Prevalence data of Salmonella in broilers during production and at slaughter, and on carcasses post processing, together with information on study design, are needed for many regions of the world.
Microbial ecology studies are needed to determine sources and numbers of the pathogen.
Studies are needed on the correlation between within-flock prevalence levels and the number of Salmonella cells either shed in faeces or found on birds.
Precise estimates are needed of the numbers of organisms per bird for all stages of the exposure pathway, coupled with improvements in sensitivity, and availability of cost-effective methods to enumerate small populations of Salmonella.
Between-bird (bird-to-bird) cross-contamination data are needed in a form suitable for modelling this phenomenon at the pre-harvest, transport and processing stages.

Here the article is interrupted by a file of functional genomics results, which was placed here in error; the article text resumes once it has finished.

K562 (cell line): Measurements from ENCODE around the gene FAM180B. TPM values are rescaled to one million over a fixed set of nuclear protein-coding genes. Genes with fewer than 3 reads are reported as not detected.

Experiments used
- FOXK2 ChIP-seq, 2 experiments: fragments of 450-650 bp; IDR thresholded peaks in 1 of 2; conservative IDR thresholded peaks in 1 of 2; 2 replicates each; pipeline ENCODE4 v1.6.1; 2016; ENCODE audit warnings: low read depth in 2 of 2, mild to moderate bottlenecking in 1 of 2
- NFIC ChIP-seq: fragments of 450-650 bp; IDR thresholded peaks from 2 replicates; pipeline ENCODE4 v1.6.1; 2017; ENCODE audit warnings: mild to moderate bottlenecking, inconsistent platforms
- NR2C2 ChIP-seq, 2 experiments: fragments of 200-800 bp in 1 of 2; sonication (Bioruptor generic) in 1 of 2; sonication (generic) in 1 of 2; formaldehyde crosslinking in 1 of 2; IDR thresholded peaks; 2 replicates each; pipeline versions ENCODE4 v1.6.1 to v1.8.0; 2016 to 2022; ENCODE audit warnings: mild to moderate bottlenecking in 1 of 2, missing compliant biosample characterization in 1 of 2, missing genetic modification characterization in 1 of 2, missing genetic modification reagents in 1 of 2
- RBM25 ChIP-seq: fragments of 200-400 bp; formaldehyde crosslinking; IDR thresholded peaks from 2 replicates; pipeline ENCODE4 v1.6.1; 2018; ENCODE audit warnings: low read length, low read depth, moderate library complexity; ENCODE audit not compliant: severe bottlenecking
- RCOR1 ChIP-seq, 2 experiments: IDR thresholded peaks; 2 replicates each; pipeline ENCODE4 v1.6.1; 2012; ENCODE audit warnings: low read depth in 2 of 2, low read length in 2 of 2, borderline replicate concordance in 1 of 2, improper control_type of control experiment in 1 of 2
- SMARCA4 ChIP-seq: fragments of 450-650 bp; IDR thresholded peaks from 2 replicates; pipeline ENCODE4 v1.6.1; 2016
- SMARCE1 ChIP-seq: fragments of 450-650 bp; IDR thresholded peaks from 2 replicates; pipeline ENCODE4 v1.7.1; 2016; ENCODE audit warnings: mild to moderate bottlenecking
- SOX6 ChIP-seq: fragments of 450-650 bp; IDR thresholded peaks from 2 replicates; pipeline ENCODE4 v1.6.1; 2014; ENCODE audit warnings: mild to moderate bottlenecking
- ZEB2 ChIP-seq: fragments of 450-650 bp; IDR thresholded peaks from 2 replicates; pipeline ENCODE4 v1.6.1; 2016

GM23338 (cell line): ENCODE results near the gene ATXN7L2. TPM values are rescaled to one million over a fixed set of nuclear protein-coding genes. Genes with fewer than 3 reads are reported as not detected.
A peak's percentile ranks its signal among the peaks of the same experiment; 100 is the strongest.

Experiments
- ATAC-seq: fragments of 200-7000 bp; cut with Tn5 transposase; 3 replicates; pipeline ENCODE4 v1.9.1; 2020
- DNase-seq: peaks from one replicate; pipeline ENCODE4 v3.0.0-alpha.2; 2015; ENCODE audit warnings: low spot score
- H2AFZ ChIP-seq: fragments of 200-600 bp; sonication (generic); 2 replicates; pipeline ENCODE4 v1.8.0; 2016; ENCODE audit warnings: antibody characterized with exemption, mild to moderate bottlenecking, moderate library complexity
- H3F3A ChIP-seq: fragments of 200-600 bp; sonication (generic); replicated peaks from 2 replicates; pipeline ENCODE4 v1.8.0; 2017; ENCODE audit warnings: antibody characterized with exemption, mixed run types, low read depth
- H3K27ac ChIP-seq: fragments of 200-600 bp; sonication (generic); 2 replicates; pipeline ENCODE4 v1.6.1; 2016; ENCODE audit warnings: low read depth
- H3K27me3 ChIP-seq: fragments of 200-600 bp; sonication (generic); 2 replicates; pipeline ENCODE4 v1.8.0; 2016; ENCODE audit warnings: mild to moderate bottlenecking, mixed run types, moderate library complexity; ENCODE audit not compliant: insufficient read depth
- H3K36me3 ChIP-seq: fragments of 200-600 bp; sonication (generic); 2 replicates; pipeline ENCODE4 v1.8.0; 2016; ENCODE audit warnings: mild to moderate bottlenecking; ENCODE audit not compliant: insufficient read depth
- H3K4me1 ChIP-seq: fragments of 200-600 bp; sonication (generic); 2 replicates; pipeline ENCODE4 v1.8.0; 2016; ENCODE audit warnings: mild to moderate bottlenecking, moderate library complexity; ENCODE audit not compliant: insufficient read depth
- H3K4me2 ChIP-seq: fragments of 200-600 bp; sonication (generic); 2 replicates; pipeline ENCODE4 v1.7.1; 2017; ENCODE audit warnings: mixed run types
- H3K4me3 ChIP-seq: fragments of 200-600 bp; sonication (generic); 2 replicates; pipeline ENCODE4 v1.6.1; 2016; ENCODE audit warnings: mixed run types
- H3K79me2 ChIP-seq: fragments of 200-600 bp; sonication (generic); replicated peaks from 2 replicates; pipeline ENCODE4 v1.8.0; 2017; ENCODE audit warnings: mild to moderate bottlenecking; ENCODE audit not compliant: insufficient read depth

Data are required on the survival of Salmonella under chilling and freezing conditions. These data should improve the predictive microbiology component of exposure assessments relevant to international trade in poultry products.
Specific consumption data and information about food preparation practices are needed for most geographical locations, preferably presented in terms of portion size and frequency of consumption rather than average consumption per day.
Information on the distribution of time and temperature for storage and cooking in domestic kitchens in a variety of national environments.
Data on the magnitude of cross-contamination in the domestic kitchen, and the pathways for such cross-contamination.
If an attempt were made to extend the risk assessment to more fully assess pre-slaughter interventions, then more data would also be required on the prevalence of Salmonella in feed and replacement stock, and fasting prior to slaughter. Data on the effect of scalding, de-feathering, evisceration, washing and chilling processes, as well as other decontamination treatments, are needed to effectively model the benefits of control interventions at the processing level.